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Friday, March 06, 2009

Religion and Life


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2 comments:

Furbottle said...

Ok, what we need here is a little empirical data on this thing. [Now flipping through the "Good" Book at random, mining for information.] Ah, here's a likely passage:

Revelations 7:3 -->"Hurt not the earth, neither the sea, nor the trees..." Hey, check it out! Sounds pretty decent, after all, eh. The passage goes on to say "...till we have sealed the servants of our God in their foreheads." Oh. Kay. (But, if you emend "decent" to "drug-induced", my above statement still stands.)

Vis-à-vis the Buddhism angle, every Japanese person I have ever asked has answered "Buddhist" to the religion question, and I've asked too many of them to count. And Japan's record on the environment sparkles like... like... um, what's really un-sparkly? Oh, tweed! Buddhist Japan's environmental example sparkles just like tweed.

-Bunny Out-

benjibopper said...

In the words of Tom Robbins:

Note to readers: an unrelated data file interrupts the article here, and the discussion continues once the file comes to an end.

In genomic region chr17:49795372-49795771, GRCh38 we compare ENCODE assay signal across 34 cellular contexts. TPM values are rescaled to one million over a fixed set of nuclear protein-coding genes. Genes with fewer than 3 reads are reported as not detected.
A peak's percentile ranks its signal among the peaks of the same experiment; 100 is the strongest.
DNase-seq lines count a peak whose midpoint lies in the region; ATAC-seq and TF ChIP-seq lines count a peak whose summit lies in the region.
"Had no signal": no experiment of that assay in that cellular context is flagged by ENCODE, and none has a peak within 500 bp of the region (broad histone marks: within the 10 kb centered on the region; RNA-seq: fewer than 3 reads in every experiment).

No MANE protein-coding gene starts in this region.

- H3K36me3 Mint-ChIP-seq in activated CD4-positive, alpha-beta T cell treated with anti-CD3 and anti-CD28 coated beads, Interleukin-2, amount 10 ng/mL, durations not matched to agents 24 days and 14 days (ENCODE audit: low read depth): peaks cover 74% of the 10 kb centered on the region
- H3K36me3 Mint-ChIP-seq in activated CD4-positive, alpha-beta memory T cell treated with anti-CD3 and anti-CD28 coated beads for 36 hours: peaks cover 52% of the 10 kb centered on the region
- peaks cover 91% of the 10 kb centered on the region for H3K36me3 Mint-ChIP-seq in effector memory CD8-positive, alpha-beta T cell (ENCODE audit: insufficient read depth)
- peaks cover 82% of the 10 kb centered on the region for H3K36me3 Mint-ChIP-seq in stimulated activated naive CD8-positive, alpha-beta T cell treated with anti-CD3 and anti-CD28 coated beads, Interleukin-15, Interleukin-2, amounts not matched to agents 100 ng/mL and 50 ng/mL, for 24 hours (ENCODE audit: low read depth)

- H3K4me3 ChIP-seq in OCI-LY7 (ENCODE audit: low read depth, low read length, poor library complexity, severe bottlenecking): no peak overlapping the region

"A longing for the Divine is intrinsic in Homo sapiens. (For all we know, it is innate in squirrels, dandelions, and diamond rings, as well.) We approach the Divine by enlarging our souls and lighting up our brains. To expedite those two things may be the mission of our existence...But such activity runs counter to the aspirations of commerce and politics. Politics is the science of domination, and persons in the process of enlargement and illumination are notoriously difficult to control. Therefore, to protect its vested interests, politics usurped religion a very long time ago. Kings bought off priests with land and adornments. Together, they drained the shady ponds and replaced them with fish tanks. The walls of the tanks were constructed of ignorance and superstition, held together with fear. They called the tanks 'synagogues' or 'churches' or 'mosques'."